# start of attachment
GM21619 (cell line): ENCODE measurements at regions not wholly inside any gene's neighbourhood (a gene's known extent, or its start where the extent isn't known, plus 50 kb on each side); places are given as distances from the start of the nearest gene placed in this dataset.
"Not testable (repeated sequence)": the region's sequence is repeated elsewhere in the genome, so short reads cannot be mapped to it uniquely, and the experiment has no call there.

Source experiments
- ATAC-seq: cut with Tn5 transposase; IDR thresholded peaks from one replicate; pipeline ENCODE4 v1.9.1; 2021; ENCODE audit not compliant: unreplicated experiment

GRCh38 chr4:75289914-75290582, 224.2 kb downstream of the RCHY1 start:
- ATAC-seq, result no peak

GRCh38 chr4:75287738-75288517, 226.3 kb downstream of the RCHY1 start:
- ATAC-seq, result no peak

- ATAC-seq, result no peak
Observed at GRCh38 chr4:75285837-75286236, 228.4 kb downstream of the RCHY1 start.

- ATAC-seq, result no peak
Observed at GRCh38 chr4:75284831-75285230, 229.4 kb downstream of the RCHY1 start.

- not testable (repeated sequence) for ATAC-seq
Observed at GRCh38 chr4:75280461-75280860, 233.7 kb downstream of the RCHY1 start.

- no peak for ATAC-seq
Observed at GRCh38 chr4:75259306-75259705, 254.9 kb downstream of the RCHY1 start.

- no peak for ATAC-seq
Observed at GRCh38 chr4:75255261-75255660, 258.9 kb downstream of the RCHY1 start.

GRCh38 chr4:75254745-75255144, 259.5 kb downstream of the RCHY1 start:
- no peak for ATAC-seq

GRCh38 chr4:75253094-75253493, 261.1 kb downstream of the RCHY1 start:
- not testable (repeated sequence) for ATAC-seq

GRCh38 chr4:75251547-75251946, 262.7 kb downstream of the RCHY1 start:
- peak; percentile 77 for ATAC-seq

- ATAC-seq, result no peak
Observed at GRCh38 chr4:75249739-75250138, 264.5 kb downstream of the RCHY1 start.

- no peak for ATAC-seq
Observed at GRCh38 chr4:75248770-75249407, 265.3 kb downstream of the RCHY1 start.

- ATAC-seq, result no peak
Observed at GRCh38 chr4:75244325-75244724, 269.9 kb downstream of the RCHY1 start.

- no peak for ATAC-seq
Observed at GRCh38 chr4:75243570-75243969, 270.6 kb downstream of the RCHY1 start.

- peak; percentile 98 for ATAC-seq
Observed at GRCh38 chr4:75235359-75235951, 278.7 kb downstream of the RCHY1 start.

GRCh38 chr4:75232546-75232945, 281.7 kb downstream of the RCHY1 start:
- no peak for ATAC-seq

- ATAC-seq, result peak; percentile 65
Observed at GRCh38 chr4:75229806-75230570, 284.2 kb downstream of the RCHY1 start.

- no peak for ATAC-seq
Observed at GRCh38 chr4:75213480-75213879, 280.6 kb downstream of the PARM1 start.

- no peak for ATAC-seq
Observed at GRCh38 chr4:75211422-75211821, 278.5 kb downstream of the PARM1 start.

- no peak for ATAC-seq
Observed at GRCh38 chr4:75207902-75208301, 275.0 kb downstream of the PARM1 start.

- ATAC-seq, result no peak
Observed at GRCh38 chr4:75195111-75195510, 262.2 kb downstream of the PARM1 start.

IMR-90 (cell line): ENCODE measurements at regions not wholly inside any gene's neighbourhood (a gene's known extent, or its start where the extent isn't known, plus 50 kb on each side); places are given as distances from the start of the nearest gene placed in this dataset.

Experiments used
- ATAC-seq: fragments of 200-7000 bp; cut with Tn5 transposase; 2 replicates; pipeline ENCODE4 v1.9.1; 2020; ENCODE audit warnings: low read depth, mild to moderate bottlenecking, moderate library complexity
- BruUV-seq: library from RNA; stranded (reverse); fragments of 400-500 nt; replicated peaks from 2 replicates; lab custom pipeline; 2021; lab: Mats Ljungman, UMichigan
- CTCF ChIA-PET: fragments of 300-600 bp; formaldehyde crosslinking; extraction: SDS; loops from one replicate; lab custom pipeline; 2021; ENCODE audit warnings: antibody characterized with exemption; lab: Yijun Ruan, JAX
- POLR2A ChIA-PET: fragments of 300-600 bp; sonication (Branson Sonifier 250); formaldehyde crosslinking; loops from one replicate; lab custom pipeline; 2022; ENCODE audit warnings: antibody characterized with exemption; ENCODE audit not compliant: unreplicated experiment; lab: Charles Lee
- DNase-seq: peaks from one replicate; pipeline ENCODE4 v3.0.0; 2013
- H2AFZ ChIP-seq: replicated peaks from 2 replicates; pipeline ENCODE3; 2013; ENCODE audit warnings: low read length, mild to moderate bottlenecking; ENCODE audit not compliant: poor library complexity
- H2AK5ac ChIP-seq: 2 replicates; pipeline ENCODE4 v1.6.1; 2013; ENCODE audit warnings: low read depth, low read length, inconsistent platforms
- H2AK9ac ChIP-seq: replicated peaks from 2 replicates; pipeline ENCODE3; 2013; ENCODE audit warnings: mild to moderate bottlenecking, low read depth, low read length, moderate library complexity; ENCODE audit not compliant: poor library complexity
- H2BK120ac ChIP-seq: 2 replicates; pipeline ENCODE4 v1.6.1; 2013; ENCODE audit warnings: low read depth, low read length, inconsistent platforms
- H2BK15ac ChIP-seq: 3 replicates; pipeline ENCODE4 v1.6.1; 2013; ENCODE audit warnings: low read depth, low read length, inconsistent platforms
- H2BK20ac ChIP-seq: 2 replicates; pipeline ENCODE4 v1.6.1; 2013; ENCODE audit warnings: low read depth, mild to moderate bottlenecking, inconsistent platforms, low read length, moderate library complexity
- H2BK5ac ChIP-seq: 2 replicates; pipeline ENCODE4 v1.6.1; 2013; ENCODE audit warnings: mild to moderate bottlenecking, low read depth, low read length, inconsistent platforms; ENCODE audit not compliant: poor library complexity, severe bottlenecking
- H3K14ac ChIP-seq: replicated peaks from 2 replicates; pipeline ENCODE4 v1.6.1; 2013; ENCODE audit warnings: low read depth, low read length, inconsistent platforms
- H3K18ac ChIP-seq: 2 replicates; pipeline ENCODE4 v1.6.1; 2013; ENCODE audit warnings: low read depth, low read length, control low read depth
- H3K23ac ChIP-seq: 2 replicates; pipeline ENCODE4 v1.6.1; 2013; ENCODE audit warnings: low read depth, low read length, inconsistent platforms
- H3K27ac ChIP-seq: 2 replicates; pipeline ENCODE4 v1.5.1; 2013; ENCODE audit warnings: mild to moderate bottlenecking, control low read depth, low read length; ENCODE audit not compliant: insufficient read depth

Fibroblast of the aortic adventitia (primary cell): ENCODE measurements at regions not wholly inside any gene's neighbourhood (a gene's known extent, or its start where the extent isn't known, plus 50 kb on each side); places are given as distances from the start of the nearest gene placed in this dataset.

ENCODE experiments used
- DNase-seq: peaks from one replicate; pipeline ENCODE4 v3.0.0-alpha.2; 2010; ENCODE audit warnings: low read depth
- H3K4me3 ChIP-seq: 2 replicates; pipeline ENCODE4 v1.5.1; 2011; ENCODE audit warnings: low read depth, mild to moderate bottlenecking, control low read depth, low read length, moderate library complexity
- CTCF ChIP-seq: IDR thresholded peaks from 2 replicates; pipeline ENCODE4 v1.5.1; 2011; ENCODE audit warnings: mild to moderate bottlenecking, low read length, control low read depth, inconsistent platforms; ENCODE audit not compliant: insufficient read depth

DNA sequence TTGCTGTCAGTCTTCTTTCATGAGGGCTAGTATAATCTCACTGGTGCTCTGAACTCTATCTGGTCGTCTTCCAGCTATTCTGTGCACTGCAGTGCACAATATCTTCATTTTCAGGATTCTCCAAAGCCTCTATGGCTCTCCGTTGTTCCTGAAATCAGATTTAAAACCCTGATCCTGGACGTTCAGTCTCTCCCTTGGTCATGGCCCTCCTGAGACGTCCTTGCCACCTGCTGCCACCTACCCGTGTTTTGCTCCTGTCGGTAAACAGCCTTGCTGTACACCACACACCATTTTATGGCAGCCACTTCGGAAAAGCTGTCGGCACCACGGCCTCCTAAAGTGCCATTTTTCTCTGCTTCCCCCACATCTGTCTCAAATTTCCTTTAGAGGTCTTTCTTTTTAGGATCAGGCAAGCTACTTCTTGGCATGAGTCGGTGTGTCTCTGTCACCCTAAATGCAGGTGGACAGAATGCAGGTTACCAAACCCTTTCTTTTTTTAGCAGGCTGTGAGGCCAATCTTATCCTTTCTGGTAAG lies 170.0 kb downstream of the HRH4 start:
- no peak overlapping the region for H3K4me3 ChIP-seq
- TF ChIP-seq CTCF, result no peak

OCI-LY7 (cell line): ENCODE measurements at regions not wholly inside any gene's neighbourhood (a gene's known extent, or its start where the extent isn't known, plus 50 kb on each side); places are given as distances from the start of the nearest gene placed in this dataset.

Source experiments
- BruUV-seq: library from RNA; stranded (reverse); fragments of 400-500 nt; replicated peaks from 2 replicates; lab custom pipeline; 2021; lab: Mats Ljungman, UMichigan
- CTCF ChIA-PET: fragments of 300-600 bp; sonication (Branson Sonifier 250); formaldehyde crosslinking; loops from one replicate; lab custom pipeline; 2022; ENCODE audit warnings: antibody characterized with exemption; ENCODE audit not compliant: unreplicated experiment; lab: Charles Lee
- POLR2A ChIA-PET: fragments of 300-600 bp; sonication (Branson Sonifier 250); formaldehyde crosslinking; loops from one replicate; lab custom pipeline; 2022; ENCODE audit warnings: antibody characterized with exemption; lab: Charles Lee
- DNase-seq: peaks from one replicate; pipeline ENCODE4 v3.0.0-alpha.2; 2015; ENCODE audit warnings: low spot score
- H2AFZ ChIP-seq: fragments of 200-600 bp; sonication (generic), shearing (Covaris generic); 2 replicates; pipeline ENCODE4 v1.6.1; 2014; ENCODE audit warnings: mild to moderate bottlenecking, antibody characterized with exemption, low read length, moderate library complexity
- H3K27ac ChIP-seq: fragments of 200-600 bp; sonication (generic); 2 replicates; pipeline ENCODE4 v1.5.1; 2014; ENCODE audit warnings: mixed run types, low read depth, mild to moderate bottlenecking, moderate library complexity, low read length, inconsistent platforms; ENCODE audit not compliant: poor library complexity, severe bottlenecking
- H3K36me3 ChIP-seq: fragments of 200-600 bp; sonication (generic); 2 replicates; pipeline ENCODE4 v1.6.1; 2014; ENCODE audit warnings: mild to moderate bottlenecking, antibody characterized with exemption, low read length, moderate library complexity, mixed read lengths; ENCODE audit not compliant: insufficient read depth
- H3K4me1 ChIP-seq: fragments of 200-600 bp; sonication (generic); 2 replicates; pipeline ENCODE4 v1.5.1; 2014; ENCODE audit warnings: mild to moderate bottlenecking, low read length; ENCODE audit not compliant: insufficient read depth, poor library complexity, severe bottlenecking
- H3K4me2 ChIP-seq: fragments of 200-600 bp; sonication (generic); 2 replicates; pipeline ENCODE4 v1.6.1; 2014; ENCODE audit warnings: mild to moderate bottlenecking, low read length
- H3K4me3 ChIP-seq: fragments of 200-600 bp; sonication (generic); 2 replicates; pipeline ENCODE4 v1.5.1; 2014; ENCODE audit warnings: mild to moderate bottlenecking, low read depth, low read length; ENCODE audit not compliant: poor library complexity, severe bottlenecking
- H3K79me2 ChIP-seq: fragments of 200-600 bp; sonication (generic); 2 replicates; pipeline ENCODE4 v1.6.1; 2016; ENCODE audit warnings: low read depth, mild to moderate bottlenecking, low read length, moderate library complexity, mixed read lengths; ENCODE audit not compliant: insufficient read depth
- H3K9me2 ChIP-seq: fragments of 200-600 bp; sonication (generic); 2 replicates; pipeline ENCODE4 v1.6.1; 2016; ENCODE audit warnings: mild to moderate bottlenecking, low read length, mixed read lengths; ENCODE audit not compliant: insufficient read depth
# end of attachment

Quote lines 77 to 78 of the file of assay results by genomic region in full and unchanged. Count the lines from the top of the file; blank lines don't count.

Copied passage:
- POLR2A ChIA-PET: fragments of 300-600 bp; sonication (Branson Sonifier 250); formaldehyde crosslinking; loops from one replicate; lab custom pipeline; 2022; ENCODE audit warnings: antibody characterized with exemption; lab: Charles Lee
- DNase-seq: peaks from one replicate; pipeline ENCODE4 v3.0.0-alpha.2; 2015; ENCODE audit warnings: low spot score